This article was written for our sponsor, the ncIMPACT initiative at the UNC School of Government.

The pandemic has disrupted almost every aspect of our lives, with various speculations about the levels of financial, economic and social impacts. To address the largest of these impacts, the University of North Carolina at Chapel Hill is hearing from communities and partnering with them to fuel local recovery.

Carolina Across 100 is a five-year initiative at UNC-Chapel Hill that partners with communities across the state to solve their most relevant and pressing issues. The data findings will help create collaborative responses to these challenging COVID impacts.

“The Carolina Across 100 initiative involves local leaders from different sectors, talking about the issues their communities have faced since COVID-19. Many issues have been exacerbated by the pandemic,” said licensed attorney Sara DePasquale, professor associate at the UNC School of Government. who specializes in child protection law in North Carolina.

Young people are among those hardest hit by COVID, according to data from the Carolina Across 100. Many saw their daily routines disrupted when child care centers abruptly closed. At the same time, parents’ stress levels increased as they struggled to continue working while caring for children.

While many child care centers have reopened, some have not and a significant number have reduced capacity due to a lack of staff. The data clearly shows that the ripple effects of these reductions are impacting children as well as their parents and local economies.

Many factors influence access to childcare.

“Staffing is tough in child care centers,” said Mary Sonnenberg, president of the Partnership for Children of Cumberland County. “We don’t adequately compensate child care providers. The average salary is $10 to $12 per hour.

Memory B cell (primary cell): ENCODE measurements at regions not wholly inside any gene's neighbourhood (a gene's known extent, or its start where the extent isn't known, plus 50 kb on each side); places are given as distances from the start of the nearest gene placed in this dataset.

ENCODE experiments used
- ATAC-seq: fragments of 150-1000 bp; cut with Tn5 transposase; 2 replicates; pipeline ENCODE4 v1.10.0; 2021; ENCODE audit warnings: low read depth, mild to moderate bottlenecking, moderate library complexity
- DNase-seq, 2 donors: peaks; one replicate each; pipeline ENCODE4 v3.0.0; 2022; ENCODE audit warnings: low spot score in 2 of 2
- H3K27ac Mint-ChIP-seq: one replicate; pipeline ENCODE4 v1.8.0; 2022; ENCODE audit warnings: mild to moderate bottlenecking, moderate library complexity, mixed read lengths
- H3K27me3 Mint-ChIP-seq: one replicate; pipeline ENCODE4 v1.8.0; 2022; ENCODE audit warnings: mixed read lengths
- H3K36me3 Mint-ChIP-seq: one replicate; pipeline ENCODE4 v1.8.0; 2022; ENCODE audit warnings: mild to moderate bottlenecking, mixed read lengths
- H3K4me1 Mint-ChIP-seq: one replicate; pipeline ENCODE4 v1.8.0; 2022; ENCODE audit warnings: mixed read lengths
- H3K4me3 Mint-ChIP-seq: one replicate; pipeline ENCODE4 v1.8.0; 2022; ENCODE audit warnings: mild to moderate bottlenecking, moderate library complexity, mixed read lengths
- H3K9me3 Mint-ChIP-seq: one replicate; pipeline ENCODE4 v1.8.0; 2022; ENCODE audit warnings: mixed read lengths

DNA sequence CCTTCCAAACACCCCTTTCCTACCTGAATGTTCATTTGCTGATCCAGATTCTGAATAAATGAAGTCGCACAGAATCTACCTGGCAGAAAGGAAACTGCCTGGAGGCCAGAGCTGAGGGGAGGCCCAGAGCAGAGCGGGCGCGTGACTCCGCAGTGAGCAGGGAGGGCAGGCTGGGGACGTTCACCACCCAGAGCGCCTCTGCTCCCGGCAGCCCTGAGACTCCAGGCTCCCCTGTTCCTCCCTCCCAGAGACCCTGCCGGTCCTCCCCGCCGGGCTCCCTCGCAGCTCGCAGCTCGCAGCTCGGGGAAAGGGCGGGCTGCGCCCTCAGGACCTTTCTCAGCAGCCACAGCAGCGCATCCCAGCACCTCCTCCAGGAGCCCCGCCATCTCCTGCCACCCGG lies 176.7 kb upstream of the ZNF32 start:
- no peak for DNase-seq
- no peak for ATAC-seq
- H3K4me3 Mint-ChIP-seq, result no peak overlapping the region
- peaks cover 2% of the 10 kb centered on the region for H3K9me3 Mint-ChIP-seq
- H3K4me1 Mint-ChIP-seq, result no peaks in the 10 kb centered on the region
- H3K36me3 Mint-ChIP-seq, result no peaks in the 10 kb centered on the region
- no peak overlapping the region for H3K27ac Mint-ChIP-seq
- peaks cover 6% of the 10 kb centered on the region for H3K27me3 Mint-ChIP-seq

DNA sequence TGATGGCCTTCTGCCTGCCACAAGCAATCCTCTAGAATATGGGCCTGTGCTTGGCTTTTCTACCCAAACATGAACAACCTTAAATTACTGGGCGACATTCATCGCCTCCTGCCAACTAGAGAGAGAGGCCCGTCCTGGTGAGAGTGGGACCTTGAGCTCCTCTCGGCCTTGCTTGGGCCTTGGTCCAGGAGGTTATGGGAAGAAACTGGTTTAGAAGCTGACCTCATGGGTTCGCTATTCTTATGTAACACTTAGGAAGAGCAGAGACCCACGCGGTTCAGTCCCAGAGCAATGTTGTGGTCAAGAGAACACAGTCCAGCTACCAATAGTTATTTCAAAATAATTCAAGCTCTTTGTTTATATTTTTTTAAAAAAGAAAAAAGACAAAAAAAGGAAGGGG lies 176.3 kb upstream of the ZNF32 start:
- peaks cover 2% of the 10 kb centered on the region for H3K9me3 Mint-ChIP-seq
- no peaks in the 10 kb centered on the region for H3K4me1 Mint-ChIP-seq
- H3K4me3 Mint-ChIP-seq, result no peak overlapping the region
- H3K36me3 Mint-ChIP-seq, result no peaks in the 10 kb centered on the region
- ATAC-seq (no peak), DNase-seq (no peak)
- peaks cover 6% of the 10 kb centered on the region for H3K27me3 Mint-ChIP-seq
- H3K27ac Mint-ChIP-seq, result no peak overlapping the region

Many people in the state are looking for answers to this challenge. However, the challenge of not being able to access childcare is just the tip of the iceberg.

The pandemic and child abuse

More than 20% of respondents to the Carolina Across 100 survey indicate that the problem of child abuse has worsened during the COVID-19 pandemic.

With teachers and child care providers not having traditional access to children, it has been difficult for them and other caregivers to recognize problems as quickly as before.

“The kids weren’t in school and the nurseries were closed. We just couldn’t see the kids,” Sonnenberg said.

Information from the Carolina Across 100 survey results will help fill knowledge gaps about the impacts of the pandemic on children and families, Sonnenberg said. This data goes beyond the issues and provides residents of each county with information about the challenges they face and ways the University can help the community respond.

“Having that information and being able to look at community gaps is something we tried to do with our countywide plan,” Sonnenberg said. “Any strengthening of this data will help deliver more of the services people need.”

Perhaps surprisingly, the age at which the majority of first reports of abuse occur before the age of five highlights the need for services targeted at families with young children.

Statewide child welfare concerns

In another county, Wake, there was a drop in reported cases of child abuse from 3,785 in the 2018-19 school year to 3,041 the following year to 2,205 last year, according to data from Child Welfare in North Carolina, which examines reports of abuse. and neglect by county.

“Child abuse and neglect statistics are collected by county social services departments and are provided to the North Carolina Department of Health and Human Services,” DePasquale said.

The decline likely highlights the lack of reports from teachers and caregivers having face-to-face contact with their students during the pandemic.

“We know that during the pandemic this has been a real need,” Sonnenberg said. “Having kids at home and parents trying to work, as well as virtual kids, has created stress and a number of mental health issues as a result.”

However, with additional data and resources from Carolina Across 100, Sonnenberg hopes new opportunities will grow from these areas of need to better support children and their families.

This article was written for our sponsor, the ncIMPACT initiative at the UNC School of Government.